Globular clusters reside in the galactic halo, a spherical region sparse in matter density, typically surrounding galaxies including our own Milky Way. They derive their name from their shape, as they are giant globes made of hundreds or thousands of stars orbiting each other. The cluster may contain up to millions of stars spanning up to 50 parsecs.
In the vast distances of inter-galactic space, globular clusters are like shining islands to travelers. While all three major starpowers maintain outposts in Milky Way globular clusters, some of them are still uncharted, and it is believed various outlaw groups and rogue regimes use them as their bases of operation.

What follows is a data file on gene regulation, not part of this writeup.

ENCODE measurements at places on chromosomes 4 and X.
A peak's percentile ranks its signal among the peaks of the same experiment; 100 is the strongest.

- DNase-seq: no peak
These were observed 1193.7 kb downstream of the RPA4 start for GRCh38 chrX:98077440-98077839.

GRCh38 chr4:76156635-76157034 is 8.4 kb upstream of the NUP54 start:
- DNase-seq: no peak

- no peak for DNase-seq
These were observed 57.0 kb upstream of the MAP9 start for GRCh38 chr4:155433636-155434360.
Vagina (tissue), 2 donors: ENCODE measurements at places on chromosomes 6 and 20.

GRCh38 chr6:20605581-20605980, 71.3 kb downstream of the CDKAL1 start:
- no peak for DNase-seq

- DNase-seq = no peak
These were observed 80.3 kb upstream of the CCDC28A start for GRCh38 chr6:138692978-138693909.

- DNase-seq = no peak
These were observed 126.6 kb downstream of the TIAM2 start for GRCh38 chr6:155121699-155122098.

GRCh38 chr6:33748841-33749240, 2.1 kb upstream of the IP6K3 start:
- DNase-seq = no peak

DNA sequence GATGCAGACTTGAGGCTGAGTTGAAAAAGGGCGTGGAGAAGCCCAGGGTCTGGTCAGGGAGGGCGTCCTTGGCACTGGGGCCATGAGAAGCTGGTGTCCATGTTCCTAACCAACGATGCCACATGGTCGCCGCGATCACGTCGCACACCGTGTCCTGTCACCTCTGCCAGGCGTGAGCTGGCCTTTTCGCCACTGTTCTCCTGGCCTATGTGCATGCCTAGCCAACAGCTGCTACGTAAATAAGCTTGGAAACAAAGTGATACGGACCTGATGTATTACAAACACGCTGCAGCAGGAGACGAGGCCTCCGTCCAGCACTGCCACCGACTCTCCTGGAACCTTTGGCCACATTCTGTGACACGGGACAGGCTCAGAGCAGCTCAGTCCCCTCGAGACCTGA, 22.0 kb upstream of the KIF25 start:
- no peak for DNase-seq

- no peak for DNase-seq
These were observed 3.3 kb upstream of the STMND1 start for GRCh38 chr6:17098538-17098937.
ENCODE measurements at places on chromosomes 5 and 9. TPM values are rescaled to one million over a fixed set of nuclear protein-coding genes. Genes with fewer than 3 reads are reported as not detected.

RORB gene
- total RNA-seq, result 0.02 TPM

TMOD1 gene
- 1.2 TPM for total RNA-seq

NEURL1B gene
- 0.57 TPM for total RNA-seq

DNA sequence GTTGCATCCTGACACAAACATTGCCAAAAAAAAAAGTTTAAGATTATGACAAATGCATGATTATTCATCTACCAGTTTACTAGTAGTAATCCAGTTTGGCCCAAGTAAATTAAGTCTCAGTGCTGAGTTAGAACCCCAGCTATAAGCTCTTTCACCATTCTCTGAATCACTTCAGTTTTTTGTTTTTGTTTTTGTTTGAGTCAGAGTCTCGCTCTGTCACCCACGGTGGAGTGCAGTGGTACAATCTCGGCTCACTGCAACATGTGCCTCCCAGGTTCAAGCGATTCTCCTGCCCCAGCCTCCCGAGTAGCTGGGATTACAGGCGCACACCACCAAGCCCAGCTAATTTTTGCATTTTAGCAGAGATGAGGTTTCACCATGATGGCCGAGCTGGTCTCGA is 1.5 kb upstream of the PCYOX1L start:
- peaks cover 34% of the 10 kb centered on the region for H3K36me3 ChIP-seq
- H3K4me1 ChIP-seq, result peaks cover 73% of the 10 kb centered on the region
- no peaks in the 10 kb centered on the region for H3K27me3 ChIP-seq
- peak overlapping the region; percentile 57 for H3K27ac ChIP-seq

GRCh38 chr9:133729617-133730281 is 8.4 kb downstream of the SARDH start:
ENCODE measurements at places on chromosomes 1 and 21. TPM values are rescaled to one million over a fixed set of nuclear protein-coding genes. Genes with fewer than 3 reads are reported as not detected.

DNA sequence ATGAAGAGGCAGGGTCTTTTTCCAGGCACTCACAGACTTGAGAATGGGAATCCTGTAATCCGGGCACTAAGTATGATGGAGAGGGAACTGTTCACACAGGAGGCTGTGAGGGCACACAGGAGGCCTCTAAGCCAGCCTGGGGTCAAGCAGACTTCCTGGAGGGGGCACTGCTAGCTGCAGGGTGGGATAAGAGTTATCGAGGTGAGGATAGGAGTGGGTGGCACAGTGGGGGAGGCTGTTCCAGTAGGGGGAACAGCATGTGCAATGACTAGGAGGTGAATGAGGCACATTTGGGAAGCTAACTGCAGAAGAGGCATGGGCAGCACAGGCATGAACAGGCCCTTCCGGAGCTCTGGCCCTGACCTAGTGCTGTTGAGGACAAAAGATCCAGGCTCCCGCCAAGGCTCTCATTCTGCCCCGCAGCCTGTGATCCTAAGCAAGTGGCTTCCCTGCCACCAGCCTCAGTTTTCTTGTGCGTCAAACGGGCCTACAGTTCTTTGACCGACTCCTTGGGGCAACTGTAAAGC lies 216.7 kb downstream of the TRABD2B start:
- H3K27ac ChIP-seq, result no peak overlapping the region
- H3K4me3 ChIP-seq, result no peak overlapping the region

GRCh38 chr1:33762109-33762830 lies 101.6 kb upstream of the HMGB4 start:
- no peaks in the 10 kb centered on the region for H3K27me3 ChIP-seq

Globular clusters contain some of the oldest stars in the universe crammed into a tight space only a few light-years across. Such tight quarters can provoke many close encounters of stellar bodies, some of which actually lead to partner swaps. If a neutron star with a companion, such as a white dwarf or a main sequence star, exchanges its partner with another neutron star, the resulting pair eventually will spiral together and collide explosively, creating a GRB.
The stars in globular clusters are sorted out according to their mass, governed by a gravitational ball game between stars. Heavier stars slow down and sink to the cluster's core, while lighter stars pick up speed and move across the cluster to its periphery. This process is called mass segregation.
For a list of globular clusters in the Milky Way halo, see List of Milky Way Globular Clusters. For a list of all known globular clusters in the universe, see Category:Globular clusters.